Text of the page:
Wednesday, 5 February 2014


I wrote this a few months after returning from El Norte. It was inspired by events in Larrabetzu, just outside of Bilbao, where three of us, Max, Aubrey (aka "Indy") and myself had stopped for a few beverages. Following Max, a local Spaniard, we patronized three bars, happily drinking San Miguels and vino tinto in the warm, late afternoon sun. Venturing inside at stop #2, I met a man who told me he was from Wyoming and further, that he was a preacher. Right--don't think so. Hearing the news, Aubrey, an American, soon rushed in to meet her fellow countryman. She, too, returned unconvinced.
Not sure what his game was really but, besides drinking, perhaps this fellow just spent much of his time watching American or, more likely, spaghetti westerns, somehow adopting the persona of a 19th century man of faith in the process.....and perhaps that is why the cinema goes like this:

The preacher from Wyoming was drop dead drunk and lonely
No friends, just his bible and booze
Clingin' to the bar, craving Indy's heart,
her red lips and patent leather shoes
With nothing much to lose, the preacher made his move
he dripped, drooled and staggered cross the room
While Indy twirled her hair by the blood stained broken stairs
her six gun tight against her womb

When Indy's trigger clicked, Big Max he acted quick
contentious confusion swept the bar
The preacher kept a comin', the singer kept a strummin'
Indy bit down hard on her cigar
Old Henry killed the lights-too late to stop the fight
someone threw a lantern through the door
and before the smoke had cleared, the preacher disappeared
with Big Max down and dying on the floor

When the morning came the sheriff tried to blame
Indy, but he couldn't prove a thing
"This gun was never fired !", screamed her lover, the retired
and married Justice of the Peace
then Peg the toothless teacher claimed she saw the preacher
sneaking down the alley ditching clues
With Indy by his side, pumped up with self pride
just strutting in her bloody leather shoes

When Max was blessed an buried, the ritual turned scary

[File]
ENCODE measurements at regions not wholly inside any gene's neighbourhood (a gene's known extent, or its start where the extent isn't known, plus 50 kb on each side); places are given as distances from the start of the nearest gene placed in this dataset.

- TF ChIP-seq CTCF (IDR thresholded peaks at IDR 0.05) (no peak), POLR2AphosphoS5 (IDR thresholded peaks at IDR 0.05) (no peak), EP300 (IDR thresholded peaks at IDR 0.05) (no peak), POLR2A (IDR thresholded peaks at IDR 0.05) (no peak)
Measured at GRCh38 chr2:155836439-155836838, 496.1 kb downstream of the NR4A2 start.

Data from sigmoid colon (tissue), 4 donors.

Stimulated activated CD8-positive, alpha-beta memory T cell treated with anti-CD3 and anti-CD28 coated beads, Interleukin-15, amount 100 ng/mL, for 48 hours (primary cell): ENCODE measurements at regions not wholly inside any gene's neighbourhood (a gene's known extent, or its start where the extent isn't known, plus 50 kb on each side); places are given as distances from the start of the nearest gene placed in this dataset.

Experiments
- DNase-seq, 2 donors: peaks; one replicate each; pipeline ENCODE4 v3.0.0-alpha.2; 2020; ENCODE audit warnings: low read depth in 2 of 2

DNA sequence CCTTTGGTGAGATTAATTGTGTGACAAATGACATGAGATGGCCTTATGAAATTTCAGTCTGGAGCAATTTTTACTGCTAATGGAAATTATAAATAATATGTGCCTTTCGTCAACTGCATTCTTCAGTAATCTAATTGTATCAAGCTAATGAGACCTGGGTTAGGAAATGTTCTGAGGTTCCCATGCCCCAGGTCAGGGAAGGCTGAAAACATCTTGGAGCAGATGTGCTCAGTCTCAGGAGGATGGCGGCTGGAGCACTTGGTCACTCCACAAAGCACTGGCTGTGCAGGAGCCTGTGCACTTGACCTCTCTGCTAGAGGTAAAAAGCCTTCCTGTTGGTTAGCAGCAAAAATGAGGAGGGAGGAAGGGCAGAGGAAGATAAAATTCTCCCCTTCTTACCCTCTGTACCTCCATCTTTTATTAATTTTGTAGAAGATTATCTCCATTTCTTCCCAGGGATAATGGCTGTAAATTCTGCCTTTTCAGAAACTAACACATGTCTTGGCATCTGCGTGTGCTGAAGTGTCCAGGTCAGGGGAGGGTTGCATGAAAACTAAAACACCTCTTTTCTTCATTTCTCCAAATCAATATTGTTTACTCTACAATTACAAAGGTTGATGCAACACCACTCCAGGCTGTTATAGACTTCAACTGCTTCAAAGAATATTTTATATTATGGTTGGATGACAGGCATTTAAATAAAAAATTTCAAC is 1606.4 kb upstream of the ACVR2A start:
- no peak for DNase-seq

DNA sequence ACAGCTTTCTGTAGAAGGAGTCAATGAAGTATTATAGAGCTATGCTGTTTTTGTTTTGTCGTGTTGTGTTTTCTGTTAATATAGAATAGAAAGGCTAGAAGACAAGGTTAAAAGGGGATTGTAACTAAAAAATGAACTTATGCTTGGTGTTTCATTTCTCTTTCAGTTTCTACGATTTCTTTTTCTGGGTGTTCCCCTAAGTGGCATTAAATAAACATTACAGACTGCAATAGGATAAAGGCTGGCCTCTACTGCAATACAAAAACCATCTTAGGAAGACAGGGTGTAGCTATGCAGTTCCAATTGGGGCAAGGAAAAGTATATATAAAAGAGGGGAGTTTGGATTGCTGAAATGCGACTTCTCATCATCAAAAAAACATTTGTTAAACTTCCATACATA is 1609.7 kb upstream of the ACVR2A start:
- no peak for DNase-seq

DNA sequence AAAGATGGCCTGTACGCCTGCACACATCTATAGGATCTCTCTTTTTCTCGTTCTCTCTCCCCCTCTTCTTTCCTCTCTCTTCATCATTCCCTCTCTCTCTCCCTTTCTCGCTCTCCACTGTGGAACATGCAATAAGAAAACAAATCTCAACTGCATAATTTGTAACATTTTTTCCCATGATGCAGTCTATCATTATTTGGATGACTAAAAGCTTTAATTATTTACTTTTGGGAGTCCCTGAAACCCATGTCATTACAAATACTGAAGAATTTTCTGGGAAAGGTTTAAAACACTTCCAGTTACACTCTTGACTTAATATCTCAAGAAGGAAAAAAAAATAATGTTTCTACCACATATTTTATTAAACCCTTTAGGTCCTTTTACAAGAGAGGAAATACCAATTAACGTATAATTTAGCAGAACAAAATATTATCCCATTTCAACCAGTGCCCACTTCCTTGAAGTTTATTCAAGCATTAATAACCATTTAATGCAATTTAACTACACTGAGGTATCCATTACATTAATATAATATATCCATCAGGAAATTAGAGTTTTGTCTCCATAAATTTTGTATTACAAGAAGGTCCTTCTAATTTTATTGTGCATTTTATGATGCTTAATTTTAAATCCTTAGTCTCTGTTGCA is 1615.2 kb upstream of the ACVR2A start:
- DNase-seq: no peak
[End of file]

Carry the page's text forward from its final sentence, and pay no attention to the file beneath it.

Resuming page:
Old Henry had a massive heart attack
and the Justice of the Peace he came on to his niece
in the filthy cemetery shack
The townsfolk lynched the preacher while Peg the toothless teacher
wiped the singer's tears from his guitar
And no one could see Indy, but when it wasn't windy
I swear I smelled the smoke from her cigar

Tho' Indy's in Alaska, before she split Peg asked her
to swear that she never did the crime
'cause the Justice of the Peace he, didn't get off easy
and now he's in the bighouse servin' time
On any dark and clear night, go outside and you might
see the ghost of Max drift by Deadman's Point
if you'd rather do some drinkin', the singer's still there singin'
the same old songs--same old stinking joint

Now, for the record, other than the names, the representation of the protagonists is entirely imagined and bears no intended relation to any living persons.

Still, I have no doubt that the real Max is a fine gentleman and would earnestly defend a damsel in distress.
And, he is alive and well : in fact, we reunited in Bilbao when I visited Carmen (EL NORTE IN SONG #1 - CARMEN BY THE SEA) at the end of El Norte.

And "Indy", truly bears no resemblance to Aubrey, the latter being a fun loving ,gentle, kind, and  very compassionate woman, and moreover, not a big fan of personal firearms.

It was a pleasure to spend a few short, but memorable days with these two wonderful pilgrims. I am more than pleased that our friendship remains fact, that's the best part.

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